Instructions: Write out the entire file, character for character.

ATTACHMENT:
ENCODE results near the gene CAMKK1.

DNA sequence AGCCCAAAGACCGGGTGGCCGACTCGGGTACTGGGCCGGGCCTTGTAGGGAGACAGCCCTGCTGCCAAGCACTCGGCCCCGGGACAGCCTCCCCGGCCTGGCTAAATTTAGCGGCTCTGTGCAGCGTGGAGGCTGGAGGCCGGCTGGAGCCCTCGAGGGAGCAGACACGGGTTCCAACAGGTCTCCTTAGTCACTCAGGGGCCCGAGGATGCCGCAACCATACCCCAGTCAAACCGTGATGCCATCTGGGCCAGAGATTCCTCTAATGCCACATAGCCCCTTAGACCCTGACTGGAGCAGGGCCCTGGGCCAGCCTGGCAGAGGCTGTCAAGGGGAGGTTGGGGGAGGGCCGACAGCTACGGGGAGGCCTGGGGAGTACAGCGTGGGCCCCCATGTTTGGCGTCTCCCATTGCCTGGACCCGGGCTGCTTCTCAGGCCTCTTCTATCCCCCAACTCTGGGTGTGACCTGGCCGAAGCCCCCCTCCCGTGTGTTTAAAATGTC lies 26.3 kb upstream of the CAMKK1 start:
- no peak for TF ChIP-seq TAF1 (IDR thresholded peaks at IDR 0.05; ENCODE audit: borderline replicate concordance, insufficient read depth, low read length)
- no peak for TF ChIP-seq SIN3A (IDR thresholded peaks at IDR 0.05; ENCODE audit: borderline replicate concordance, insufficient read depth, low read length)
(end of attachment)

ENCODE results near the gene CAMKK1.

DNA sequence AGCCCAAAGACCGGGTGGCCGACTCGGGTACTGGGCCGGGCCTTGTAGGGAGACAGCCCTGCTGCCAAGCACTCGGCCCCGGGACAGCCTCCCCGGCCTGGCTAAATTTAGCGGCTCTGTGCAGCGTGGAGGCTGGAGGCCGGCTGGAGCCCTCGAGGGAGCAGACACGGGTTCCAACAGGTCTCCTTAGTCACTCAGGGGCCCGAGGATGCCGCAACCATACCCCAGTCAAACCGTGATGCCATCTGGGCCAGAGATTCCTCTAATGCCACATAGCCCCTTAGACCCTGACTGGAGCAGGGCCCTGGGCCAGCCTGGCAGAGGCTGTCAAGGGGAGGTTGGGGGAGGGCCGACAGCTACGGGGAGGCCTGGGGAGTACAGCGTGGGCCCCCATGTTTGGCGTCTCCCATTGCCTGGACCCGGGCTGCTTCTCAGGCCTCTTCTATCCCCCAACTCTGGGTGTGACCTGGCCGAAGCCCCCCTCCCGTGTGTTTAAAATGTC lies 26.3 kb upstream of the CAMKK1 start:
- no peak for TF ChIP-seq TAF1 (IDR thresholded peaks at IDR 0.05; ENCODE audit: borderline replicate concordance, insufficient read depth, low read length)
- no peak for TF ChIP-seq SIN3A (IDR thresholded peaks at IDR 0.05; ENCODE audit: borderline replicate concordance, insufficient read depth, low read length)